[`merge`]: /help?cmd=merge
[`settings`]: /help?cmd=settings
[`status`]: /help?cmd=status
[`unset`]: /help?cmd=unset

[`tarball`]: /help?cmd=tarball
................................................................................
a glob pattern. Find commands and pages in the fossil sources by
looking for comments like `COMMAND: add` or `WEBPAGE: timeline` in
front of the function that implements the command or page in files
`src/*.c`. (Fossil's build system creates the tables used to dispatch
commands at build time by searching the sources for those comments.) A
few starting points:

 *  [`src/glob.c`][glob.c] implements glob pattern list loading,

    parsing, and matching.
 *  [`src/file.c`][file.c] implements various kinds of canonical
    names of a file.


[glob.c]: https://www.fossil-scm.org/index.html/file/src/glob.c
[file.c]: https://www.fossil-scm.org/index.html/file/src/file.c

The actual pattern matching is implemented in SQL, so the
documentation for `GLOB` and the other string matching operators in
[SQLite] (https://sqlite.org/lang_expr.html#like) is useful. Of
course, the SQLite source code and test harnesses also make
entertaining reading:

 *  `src/func.c` [lines 570-768]
    (https://www.sqlite.org/src/artifact?name=9d52522cc8ae7f5c&ln=570-768)
 *  `test/expr.test` [lines 586-673]
    (https://www.sqlite.org/src/artifact?name=66a2c9ac34f74f03&ln=586-673)







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Ordinary characters consume a single character of the target and must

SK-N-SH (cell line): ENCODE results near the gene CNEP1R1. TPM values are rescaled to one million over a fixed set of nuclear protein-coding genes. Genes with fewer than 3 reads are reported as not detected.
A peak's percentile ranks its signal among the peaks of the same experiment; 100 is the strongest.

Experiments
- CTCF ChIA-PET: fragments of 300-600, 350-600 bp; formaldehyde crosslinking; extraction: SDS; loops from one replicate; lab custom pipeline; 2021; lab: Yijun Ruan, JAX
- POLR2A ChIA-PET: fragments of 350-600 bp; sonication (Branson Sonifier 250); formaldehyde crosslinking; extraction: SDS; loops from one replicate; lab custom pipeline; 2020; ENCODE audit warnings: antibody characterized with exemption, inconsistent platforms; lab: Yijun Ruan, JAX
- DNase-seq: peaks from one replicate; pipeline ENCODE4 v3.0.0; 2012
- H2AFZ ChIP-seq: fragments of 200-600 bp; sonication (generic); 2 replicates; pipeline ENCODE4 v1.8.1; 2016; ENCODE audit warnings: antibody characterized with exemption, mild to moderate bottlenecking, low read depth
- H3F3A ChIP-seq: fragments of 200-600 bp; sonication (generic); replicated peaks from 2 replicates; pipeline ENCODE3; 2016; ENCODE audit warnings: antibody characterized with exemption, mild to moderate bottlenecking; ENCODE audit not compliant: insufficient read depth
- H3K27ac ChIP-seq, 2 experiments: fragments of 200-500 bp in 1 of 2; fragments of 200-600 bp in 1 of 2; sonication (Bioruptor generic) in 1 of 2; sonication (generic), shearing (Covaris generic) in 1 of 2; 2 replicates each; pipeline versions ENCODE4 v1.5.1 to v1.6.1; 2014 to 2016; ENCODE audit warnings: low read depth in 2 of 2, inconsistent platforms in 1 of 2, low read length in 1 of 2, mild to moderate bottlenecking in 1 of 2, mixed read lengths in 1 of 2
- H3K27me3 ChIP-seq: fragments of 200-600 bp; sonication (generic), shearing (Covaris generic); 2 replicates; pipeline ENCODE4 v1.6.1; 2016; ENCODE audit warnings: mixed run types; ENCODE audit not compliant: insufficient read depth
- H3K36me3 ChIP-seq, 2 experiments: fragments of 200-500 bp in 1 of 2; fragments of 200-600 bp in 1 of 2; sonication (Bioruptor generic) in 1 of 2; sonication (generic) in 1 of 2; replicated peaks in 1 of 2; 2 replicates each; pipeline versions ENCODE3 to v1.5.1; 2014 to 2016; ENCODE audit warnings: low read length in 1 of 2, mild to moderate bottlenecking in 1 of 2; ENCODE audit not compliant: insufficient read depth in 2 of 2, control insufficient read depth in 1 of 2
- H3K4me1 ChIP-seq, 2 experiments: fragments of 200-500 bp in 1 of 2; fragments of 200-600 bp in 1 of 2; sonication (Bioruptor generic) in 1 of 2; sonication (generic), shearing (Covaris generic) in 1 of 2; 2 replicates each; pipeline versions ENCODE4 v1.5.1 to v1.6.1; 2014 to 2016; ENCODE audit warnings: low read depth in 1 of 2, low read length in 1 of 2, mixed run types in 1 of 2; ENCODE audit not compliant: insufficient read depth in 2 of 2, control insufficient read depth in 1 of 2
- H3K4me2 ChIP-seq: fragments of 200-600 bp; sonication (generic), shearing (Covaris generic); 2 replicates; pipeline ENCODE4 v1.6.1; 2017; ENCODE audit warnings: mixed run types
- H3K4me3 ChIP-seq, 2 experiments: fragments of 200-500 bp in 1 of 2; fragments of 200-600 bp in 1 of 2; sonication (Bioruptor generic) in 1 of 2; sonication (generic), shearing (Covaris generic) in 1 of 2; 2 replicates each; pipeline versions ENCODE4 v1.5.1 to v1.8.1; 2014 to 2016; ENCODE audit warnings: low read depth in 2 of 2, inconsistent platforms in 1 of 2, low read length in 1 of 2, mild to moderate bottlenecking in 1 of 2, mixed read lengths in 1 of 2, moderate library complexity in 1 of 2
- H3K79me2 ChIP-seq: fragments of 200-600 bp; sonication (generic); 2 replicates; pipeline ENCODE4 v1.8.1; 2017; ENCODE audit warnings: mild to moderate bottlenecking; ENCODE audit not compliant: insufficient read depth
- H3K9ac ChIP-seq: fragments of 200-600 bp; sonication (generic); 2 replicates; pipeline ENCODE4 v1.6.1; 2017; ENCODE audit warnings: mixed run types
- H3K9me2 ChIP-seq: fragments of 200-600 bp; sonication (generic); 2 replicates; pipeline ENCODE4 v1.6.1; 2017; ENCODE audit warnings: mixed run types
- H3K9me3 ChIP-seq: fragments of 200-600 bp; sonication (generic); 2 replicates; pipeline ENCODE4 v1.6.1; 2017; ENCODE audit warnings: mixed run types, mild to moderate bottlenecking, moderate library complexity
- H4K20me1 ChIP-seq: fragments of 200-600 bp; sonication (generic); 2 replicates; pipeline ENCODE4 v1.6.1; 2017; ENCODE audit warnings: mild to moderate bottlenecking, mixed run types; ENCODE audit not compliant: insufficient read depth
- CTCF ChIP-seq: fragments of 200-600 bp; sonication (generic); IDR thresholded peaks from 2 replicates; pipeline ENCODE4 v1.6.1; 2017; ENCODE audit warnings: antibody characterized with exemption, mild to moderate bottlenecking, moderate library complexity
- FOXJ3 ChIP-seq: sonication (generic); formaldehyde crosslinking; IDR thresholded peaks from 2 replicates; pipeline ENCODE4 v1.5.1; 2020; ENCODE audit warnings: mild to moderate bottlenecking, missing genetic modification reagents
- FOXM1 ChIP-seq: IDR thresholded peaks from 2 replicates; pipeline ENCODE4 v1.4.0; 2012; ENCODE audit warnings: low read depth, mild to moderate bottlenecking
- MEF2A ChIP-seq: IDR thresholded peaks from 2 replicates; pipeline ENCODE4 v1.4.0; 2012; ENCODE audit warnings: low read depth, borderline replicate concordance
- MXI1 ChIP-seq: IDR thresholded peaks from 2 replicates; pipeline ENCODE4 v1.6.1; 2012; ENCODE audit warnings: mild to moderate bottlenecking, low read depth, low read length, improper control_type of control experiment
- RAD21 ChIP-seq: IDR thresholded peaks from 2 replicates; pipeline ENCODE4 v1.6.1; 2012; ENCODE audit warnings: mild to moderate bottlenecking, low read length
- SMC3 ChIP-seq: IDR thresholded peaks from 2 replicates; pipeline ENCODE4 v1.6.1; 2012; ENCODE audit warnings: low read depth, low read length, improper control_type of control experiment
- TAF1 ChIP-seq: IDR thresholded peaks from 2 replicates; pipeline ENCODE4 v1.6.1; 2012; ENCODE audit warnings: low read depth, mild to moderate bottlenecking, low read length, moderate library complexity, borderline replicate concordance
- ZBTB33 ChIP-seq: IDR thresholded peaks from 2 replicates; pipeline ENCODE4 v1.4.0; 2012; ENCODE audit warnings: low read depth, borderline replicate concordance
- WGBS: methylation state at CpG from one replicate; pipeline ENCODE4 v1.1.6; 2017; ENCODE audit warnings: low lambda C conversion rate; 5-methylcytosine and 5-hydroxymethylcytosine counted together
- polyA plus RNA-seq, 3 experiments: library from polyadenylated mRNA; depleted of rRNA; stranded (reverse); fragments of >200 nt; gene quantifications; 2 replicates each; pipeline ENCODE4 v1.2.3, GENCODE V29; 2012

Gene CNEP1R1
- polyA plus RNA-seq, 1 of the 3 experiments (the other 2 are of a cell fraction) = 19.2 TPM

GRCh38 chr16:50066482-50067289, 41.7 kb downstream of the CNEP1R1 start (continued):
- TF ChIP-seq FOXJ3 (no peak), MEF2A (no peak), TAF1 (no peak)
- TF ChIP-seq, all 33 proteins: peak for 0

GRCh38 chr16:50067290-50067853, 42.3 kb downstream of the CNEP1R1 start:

match it exactly.

Special characters (and special character sequences) consume zero or
more characters from the target and describe what matches. The special
characters (and sequences) are:

:Pattern |:Effect
---------------------------------------------------------------------
`*`      | Matches any sequence of zero or more characters
`?`      | Matches exactly one character
`[...]`  | Matches one character from the enclosed list of characters
`[^...]` | Matches one character not in the enclosed list

Special character sequences have some additional features:

 *  A range of characters may be specified with `-`, so `[a-d]` matches
    exactly the same characters as `[abcd]`. Ranges reflect Unicode
    code points without any locale-specific collation sequence.
 *  Include `-` in a list by placing it last, just before the `]`.
................................................................................
 *  Note that unlike typical Unix shell globs, wildcards (`*`, `?`,
    and character lists) are allowed to match `/` directory
    separators as well as the initial `.` in the name of a hidden
    file or directory.

Some examples of character lists:

:Pattern |:Effect
---------------------------------------------------------------------
`[a-d]`  | Matches any one of `a`, `b`, `c`, or `d` but not `ä`